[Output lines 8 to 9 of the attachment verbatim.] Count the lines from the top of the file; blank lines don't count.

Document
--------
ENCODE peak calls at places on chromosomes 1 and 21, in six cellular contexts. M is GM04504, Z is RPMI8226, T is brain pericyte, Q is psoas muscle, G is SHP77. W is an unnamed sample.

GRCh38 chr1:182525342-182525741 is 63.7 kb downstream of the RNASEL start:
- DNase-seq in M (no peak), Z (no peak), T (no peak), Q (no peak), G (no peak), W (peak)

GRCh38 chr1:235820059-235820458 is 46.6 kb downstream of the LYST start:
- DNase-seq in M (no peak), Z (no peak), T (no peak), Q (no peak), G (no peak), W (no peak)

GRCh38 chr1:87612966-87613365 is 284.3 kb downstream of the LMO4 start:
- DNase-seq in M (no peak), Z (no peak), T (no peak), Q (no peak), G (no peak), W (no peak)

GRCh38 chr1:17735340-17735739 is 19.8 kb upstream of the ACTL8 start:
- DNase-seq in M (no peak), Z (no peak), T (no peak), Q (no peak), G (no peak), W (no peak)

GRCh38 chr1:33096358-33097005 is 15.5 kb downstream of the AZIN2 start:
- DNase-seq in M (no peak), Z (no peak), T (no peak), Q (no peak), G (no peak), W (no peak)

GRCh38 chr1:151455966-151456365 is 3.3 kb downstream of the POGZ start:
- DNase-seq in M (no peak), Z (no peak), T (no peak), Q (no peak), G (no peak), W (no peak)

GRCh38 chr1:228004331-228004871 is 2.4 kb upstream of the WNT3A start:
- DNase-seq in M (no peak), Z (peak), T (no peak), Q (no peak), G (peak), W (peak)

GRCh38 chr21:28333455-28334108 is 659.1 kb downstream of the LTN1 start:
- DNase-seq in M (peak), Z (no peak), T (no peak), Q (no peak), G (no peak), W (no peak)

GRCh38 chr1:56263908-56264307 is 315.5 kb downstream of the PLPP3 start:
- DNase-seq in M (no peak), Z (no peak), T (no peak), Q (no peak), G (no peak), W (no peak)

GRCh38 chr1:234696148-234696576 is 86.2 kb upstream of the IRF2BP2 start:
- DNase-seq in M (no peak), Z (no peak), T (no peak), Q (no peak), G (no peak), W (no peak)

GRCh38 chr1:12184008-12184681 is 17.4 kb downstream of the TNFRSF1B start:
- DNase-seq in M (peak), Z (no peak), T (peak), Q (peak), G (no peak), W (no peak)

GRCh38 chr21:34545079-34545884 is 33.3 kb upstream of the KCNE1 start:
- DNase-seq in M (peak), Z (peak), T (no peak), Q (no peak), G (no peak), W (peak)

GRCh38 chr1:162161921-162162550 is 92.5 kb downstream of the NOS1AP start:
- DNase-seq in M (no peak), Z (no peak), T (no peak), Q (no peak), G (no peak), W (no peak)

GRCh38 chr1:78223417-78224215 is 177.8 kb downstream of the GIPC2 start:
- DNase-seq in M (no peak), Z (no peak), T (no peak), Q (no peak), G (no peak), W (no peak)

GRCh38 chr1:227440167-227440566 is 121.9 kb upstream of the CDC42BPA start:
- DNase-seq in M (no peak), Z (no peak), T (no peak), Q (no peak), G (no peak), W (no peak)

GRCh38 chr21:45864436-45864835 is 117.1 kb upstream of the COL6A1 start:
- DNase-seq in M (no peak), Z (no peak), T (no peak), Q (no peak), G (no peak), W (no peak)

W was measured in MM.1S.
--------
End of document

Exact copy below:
GRCh38 chr1:17735340-17735739 is 19.8 kb upstream of the ACTL8 start:
- DNase-seq in M (no peak), Z (no peak), T (no peak), Q (no peak), G (no peak), W (no peak)